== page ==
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Iowa Democrats’ property tax reform plan prudent and effective

BY DI EDITORIAL BOARD | JUNE 24, 2011 7:20 AM

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The Iowa Legislature is in a time crunch as it struggles to work out a budget deal that will satisfy both Republicans and Democrats — and property taxes are at the heart of the partisan divide.

Tax cuts and school spending have both highlighted major partisan disagreements since Gov. Terry Branstad’s inauguration. Both parties want property-tax reform; the Democrat-controlled Senate has approved a bill that would offer direct tax credits, and the Republicans — led by Branstad — are pushing for more far-reaching cuts in commercial property taxes. While property-tax reform is necessary, it’s important that these reforms benefit small businesses and Iowa residents, not big business; to that end, the Legislature should accept the Senate proposal.

Iowa’s property taxes are substantially higher than those of the surrounding states. Iowa taxes commercial property at 100 percent of market value and residential property at 50 percent of market value; Illinois, on the other hand, taxes property at 33 percent of market value. The necessity of these reforms is evident if Iowa intends to be competitive with its neighbors.

The plan pushed by Branstad and the Republicans would tax property at 60 percent of market value — still high comparatively, but much lower than the current rate. This, they claim, would further the economic development of the state.

It would also be a boon for big business, amounting to monumental tax cuts. But these tax cuts would damage the funding for government services at a time when individuals are more dependent on them than ever. The tax cuts would also disproportionately benefit large businesses — and accordingly harm local governments in more industrial areas of Iowa. Johnson County Supervisor Rod Sullivan told the DI Editorial Board on Thursday that Johnson was one of the counties that would be the hardest hit by the GOP plan, which would cost the state $250 million per year after being phased in over five years.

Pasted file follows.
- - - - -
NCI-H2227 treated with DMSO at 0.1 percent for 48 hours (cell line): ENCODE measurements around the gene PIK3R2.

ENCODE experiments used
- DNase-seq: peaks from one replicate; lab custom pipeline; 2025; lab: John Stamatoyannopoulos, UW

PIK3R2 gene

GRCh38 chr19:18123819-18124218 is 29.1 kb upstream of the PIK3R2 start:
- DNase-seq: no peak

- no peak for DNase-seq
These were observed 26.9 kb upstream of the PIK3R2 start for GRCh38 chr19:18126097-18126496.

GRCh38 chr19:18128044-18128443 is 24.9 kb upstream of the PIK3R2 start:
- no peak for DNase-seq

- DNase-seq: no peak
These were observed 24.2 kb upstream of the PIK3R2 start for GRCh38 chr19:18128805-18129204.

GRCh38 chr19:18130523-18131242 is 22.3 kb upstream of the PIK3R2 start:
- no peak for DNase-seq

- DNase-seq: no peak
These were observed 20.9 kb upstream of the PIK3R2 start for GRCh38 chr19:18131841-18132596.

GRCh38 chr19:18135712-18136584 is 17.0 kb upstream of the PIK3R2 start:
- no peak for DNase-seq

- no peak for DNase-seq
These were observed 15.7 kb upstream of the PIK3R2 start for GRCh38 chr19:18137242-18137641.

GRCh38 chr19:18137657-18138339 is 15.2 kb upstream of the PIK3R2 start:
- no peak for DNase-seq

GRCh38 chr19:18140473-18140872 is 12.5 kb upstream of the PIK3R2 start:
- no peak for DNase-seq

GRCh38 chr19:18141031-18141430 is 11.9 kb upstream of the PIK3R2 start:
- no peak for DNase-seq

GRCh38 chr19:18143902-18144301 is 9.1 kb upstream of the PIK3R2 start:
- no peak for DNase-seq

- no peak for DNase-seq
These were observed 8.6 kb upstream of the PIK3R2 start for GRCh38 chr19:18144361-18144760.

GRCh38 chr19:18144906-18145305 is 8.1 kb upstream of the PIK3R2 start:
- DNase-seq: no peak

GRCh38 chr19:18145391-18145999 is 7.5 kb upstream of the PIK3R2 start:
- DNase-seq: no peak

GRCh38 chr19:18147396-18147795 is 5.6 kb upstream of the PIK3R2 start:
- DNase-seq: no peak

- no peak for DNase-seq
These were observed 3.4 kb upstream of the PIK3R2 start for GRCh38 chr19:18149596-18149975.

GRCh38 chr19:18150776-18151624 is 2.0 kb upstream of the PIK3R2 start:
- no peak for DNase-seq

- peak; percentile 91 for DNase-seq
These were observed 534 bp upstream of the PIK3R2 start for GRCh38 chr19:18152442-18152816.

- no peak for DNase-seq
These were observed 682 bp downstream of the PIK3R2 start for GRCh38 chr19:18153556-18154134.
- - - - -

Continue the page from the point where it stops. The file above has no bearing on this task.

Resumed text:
“The House plan in my mind runs the risk of two things: First, I think it will mean potentially a big shift to residential property taxes, and second, I think it runs the risk of local governments being forced to cut a lot of services,” Sullivan told the Editorial Board. “Everything we do, from building permits and inspections to coming to get a marriage license or a birth certificate to registering a vehicle to health and human-service programs … everything could suffer some sort of cut.”

Republicans counter these criticisms by arguing that the benefit to the economy would balance out the loss of funding for government services; lower property taxes would encourage out-of-state businesses to set up operations here, leading to more jobs and a greater economic benefit for average Iowans.

Obviously, this is a difference rooted in the major philosophical disagreements between the parties. But in the current economic climate, it’s unlikely that business is held back by taxes. Iowa’s neighboring states, even with their lower property-tax rates, are still struggling with the economic downturn; Iowa is doing comparatively well, even.

In other words, the reflexive effort to lower taxes when confronted with an economic crisis must be resisted, in part because a drastic reduction in taxes means a reduction in government services. If this tax cut benefits large out-of-state corporations more than the average Iowan, it’s difficult to see how the loss of funding for public goods would balance with a general benefit to Iowans.

The Senate-approved plan, through tax credits, would lower residents’ current economic burden. It would also provide small-business owners an incentive for staying in Iowa — benefiting Iowa’s home-grown businesses rather than out-of-state companies that may or may not be lured in with lower taxes.

If no agreement is reached by June 30, the state could shut down. Lawmakers on both sides of the aisle are frantically scrambling to prevent that from happening; after prevaricating, Democrats have accepted the Republican proposition for 0 percent allowable growth for school funding. It’s not too much to suggest a bit of compromise on the other end, too.

Instead of stonewalling this compromise, House Republicans should put the best interest of residents and small-business owners ahead of big businesses and agree to the Senate measure. Such a compromise would prevent a government shutdown, and it would be a victory for all Iowans.

We can’t afford to sacrifice funding for beneficial services (particularly the social safety net) in the vague hope of attracting big business.


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